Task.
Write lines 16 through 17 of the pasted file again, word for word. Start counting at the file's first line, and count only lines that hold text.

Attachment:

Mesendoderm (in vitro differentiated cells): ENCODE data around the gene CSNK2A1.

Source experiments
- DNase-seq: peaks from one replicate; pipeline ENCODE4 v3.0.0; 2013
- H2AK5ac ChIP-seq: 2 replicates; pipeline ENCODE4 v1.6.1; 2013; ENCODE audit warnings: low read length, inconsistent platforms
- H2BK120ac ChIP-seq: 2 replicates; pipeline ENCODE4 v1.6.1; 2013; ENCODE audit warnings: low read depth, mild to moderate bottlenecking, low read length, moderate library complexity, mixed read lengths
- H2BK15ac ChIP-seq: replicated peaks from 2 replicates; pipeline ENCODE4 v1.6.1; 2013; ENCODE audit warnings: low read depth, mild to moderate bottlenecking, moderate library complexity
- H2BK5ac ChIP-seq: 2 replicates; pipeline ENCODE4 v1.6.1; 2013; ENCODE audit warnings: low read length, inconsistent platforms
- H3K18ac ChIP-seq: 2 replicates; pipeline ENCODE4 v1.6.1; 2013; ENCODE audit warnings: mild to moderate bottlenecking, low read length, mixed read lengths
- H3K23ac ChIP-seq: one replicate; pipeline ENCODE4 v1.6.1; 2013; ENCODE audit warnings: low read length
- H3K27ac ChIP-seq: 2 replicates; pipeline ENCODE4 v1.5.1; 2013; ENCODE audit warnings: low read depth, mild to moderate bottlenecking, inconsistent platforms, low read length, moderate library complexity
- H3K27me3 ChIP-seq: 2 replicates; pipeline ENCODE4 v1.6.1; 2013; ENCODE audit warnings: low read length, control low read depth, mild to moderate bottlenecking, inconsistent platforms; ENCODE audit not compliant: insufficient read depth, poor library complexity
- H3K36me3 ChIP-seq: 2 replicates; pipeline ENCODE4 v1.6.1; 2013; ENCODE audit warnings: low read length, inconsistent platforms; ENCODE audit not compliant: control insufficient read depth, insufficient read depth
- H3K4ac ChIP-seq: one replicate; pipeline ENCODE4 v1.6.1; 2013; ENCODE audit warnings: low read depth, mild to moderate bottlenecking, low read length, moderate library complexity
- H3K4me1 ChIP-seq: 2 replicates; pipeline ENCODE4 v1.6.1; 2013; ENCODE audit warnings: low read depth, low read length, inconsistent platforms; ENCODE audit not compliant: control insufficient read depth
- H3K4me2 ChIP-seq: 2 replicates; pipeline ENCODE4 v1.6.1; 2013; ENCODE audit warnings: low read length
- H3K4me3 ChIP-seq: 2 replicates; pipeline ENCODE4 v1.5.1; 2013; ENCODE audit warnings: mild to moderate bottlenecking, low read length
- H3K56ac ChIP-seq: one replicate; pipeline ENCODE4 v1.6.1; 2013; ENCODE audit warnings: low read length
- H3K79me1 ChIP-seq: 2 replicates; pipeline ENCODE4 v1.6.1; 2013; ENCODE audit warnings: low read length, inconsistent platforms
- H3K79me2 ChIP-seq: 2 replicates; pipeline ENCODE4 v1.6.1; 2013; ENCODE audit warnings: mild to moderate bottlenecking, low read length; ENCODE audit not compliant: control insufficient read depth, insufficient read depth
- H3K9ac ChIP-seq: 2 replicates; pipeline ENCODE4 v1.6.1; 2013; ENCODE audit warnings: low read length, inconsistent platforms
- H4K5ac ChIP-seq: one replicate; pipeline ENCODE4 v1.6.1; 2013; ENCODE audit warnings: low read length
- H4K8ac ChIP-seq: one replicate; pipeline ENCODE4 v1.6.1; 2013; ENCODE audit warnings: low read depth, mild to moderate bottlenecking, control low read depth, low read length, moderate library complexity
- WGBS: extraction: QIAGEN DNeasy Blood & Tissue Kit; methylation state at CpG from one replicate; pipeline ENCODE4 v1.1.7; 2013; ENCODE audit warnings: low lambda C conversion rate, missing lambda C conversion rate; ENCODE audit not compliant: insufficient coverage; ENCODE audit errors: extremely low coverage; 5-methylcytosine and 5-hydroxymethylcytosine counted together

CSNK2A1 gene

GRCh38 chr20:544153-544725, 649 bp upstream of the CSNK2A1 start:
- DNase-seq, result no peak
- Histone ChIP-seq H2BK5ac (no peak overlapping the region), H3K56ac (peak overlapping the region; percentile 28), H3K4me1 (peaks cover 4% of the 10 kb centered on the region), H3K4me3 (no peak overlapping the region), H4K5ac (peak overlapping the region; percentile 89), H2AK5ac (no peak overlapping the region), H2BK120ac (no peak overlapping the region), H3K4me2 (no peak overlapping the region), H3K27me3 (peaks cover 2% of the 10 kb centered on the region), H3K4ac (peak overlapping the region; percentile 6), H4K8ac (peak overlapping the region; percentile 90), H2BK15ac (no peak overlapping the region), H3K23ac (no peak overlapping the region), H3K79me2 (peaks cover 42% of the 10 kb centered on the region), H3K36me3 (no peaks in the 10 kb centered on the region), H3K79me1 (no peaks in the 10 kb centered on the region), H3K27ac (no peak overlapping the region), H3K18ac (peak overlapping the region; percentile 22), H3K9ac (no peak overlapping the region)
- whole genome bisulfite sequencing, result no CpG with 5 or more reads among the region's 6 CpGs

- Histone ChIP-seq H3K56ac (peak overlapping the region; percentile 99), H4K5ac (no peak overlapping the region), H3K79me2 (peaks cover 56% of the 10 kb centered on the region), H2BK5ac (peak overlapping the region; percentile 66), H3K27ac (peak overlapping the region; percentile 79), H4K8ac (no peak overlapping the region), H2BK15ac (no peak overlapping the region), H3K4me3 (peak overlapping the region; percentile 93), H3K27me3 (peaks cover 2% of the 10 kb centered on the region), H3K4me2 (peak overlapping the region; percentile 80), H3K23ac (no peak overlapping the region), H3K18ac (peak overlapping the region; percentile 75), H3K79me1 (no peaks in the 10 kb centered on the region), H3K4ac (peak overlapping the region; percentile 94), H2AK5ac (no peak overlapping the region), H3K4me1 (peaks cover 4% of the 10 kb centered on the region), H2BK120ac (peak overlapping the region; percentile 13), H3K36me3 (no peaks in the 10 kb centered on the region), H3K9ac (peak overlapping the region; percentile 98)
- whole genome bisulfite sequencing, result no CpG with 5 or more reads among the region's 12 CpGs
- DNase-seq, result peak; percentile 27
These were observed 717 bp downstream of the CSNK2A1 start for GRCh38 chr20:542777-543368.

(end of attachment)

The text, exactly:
- H3K4me3 ChIP-seq: 2 replicates; pipeline ENCODE4 v1.5.1; 2013; ENCODE audit warnings: mild to moderate bottlenecking, low read length
- H3K56ac ChIP-seq: one replicate; pipeline ENCODE4 v1.6.1; 2013; ENCODE audit warnings: low read length